Sorry for the delay, folks. It's due to a combination of a game night at the local game store going far longer than anticipated combined with a friend loaning me one of my greatest video game weaknesses: an Ace Attorney game. Damn you Phoenix Wright! Why must your games be so addictive?
Nonetheless, I'm here to finish off this maid month, and this final one is a rather apt follow up to He Is My Master. Both are about maids, both were turned into animated series by Studio Gainax, and both are utterly terrible.
MAHOROMATIC: AUTOMATIC MAIDEN (Mahoromatikku), written by Bunjuro Nakayama & drawn by Bow Ditama. First published in 1999, and first published in North America in 2004.
For years, a secret agency known as Vesper has fought against alien forces, and their greatest weapon is the battle android Mahoro. One day Mahoro is given the chance to retire from battle peacefully, leaving her with roughly one year's worth of operational time. She chooses to spend her retirement serving others - specifically, by serving Suguru, the orphaned son of a Vesper commander. Neither Suguru nor his classmates can believe his luck - not only does he have a beautiful girl living with him, but she cooks, cleans, and takes care of him. Still, Suguru will need all the luck he can get to keep Mahoro's true identity a secret, and Mahoro in turn will need it to fend off Suguru's lecherous teacher and outside forces as well as dust and grime.
"Battle android turned maid" is not exactly the most intellectually stimulating story concept out there, but god knows that I expected more action and less fanservice and slice-of-life action out of Mahoromatic.
I almost had some hope, as Mahoro's first act upon leaving Vesper is to save a busful of people from hijackers. There were even some attempts at tenderness near the end, as Mahoro hints why she chose to specifically serve Suguru. The rest of the time, though, the volume is nothing but fanservice-laden high school slice-of-life pablum. You'd think that with such a large cast there would be some variety, but all of Suguru's classmates are all one-note jokes instead of fleshed-out characters. Worse of all, that cast includes Ms. Shinjuko, Suguru's mad cougar of a homeroom teacher who inexplicably sees Mahoro as competition. Thus, she makes it her business to hit on her UNDERAGED STUDENT at every chance, stopping just short of stalking him. She's meant to add conflict to all this fluffiness, but she utterly fails; Ms. Shinjuko is painfully unfunny and deeply offensive to boot.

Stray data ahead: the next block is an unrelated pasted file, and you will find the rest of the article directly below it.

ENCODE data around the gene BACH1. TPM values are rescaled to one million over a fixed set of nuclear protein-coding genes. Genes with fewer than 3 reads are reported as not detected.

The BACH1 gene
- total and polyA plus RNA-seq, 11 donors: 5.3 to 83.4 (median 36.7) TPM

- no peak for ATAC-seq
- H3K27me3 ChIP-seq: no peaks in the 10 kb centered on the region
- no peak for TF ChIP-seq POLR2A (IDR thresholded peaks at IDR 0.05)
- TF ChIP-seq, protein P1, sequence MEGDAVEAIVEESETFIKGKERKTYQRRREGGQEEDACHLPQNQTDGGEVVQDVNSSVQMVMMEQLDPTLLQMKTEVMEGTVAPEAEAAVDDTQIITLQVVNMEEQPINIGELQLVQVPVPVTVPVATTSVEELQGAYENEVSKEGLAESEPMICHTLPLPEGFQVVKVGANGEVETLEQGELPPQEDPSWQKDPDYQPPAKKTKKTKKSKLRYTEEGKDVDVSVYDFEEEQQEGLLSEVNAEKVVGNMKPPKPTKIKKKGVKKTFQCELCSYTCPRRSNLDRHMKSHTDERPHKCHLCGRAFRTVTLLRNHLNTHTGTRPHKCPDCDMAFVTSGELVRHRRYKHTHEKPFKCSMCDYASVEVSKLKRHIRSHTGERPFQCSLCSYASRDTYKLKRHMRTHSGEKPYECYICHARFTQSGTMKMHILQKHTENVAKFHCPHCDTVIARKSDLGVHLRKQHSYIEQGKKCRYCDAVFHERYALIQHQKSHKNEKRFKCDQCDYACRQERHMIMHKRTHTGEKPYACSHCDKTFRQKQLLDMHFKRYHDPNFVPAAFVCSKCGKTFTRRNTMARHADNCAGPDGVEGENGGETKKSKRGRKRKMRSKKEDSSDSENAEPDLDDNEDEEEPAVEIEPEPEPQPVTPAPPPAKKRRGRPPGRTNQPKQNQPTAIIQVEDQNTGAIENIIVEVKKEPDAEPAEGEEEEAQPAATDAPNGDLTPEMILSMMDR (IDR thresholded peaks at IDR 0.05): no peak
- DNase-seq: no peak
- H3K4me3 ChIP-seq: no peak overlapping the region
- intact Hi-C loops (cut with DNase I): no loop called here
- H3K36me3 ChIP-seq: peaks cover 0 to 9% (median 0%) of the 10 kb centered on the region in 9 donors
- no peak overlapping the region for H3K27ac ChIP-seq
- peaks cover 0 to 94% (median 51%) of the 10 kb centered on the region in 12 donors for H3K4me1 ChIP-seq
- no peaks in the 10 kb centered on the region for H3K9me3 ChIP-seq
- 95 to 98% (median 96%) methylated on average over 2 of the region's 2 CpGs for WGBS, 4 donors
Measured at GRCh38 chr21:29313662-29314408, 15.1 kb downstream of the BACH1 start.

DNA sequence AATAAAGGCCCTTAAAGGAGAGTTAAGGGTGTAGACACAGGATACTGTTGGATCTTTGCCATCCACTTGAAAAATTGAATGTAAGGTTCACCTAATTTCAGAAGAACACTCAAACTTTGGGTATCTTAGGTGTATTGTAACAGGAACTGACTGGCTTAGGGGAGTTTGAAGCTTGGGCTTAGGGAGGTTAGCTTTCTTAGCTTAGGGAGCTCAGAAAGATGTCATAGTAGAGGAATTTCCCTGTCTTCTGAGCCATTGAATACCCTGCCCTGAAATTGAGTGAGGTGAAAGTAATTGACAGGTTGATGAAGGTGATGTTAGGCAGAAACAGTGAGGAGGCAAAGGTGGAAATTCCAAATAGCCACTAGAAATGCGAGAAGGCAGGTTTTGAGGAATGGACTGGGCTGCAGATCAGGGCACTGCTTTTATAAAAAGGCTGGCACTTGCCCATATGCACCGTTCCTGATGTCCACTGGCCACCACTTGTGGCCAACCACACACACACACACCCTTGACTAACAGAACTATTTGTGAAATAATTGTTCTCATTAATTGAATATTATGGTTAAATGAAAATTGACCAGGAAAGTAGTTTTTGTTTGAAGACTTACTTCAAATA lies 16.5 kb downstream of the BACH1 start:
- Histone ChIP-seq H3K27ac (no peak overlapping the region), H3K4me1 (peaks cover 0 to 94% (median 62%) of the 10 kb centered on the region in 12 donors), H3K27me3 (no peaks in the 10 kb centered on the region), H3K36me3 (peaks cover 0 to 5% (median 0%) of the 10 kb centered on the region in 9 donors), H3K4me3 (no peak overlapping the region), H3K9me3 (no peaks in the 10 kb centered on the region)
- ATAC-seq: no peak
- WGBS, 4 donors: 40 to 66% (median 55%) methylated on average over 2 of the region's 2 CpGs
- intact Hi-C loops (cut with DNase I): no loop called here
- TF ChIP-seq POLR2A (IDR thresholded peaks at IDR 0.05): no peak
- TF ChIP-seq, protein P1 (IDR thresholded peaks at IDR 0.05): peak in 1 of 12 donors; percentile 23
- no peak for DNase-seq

There is honestly so little to talk about when it comes to story. Mahoro suprises Suguru at school! They go to a bathhouse! She makes him lunch! All this, and no excuse is too feeble to have either Mahoro or Ms. Shinjuki get naked, nipples and all. It's weird that there's so much flesh on screen, but that Tokyopop's translators were so oddly prudish. You see, they left 'ecchi' untranslated, using it as a synonym for 'dirty' (as in thoughts) or for 'porn' (as in magazines). I know that the word can serve this dual purpose in Japanese, but when left in an otherwise normal English translation it looks like Tokyopop was either being a bit lazy with translation or trying to find a way around using the word 'porn.'
If I haven't made it blatantly obvious, I did not like Mahoromatic at all. When I wasn't disgusted with the naked (pun not intended) excuses for fanservice, I was bored to tears by its bland uneventfulness.
The character designs are unremarkable. Sure, everyone looks distinct, but with little personality beyond a single gag, they still seems to blend together. The only remarkable thing about them are the lovingly detailed breasts, which is such an oddly explicit touch to an otherwise innocuous story. Expressions are big and broad, although I'm not sure how much of that is due to the limitations of the art and how much to the limitations of the story. Panels are packed tightly on the page, but the presentation is otherwise straightforward. I guess I shouldn't be surprised by how little there is to say about the art, considering how little there was to say about the story it illustrates. If it weren't for the fanservice, it would be completely forgettable.
There are some color splashes pages in the front of Mahoro, and the first page of the manga proper is also in color. There's also a couple of bizarre pages at the end where Mahoro and Suguru comment on the creation of their own manga, and the writer clearly isn't clever enough to pull off a joke this meta. There are also some creator's notes and more black-and-white splash pages.
This series was published by Tokyopop. All 8 volumes were published, and all are currently out of print.
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